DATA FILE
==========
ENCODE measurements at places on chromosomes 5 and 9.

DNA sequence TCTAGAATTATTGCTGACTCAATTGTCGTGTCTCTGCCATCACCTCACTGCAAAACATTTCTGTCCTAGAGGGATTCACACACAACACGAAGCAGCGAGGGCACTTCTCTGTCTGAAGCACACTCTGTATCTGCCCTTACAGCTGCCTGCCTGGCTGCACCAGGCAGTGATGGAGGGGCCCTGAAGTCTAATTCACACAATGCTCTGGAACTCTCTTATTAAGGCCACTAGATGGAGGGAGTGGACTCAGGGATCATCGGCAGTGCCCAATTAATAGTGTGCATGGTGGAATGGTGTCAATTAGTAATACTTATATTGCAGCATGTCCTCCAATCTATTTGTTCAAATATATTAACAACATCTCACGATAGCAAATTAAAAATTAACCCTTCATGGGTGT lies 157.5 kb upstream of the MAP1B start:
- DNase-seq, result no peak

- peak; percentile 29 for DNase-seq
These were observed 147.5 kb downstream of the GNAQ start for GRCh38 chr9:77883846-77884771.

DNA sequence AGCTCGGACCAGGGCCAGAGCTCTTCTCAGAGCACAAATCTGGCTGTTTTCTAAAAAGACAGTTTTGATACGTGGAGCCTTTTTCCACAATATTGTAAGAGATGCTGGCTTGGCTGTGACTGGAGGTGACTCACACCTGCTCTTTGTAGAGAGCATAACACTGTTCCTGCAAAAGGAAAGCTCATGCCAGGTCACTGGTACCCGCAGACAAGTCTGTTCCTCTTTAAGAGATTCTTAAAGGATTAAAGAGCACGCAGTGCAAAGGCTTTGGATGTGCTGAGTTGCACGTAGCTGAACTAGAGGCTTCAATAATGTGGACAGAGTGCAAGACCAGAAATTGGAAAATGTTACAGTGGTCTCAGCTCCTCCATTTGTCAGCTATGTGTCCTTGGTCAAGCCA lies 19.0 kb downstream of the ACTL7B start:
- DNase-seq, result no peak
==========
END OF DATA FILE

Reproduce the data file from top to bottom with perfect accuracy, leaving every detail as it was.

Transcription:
ENCODE measurements at places on chromosomes 5 and 9.

DNA sequence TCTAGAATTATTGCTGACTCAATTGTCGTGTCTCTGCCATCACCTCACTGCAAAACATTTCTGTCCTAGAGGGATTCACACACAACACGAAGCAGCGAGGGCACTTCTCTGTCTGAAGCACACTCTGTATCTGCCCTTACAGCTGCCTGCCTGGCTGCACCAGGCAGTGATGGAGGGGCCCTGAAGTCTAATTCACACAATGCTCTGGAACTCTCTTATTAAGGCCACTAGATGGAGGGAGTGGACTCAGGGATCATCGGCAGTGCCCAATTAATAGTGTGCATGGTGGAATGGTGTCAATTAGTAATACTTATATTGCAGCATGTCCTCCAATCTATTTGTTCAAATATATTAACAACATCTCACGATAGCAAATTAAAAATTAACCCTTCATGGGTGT lies 157.5 kb upstream of the MAP1B start:
- DNase-seq, result no peak

- peak; percentile 29 for DNase-seq
These were observed 147.5 kb downstream of the GNAQ start for GRCh38 chr9:77883846-77884771.

DNA sequence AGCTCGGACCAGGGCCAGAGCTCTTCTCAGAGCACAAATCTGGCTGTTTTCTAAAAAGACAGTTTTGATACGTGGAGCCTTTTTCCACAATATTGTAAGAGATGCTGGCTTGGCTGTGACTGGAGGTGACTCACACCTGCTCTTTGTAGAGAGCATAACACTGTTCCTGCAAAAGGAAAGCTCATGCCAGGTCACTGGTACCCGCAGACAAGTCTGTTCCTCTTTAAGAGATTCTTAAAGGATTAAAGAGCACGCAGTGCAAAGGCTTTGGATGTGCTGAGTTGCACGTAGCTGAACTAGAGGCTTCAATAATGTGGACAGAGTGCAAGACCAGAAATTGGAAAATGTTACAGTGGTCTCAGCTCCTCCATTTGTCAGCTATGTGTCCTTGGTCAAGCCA lies 19.0 kb downstream of the ACTL7B start:
- DNase-seq, result no peak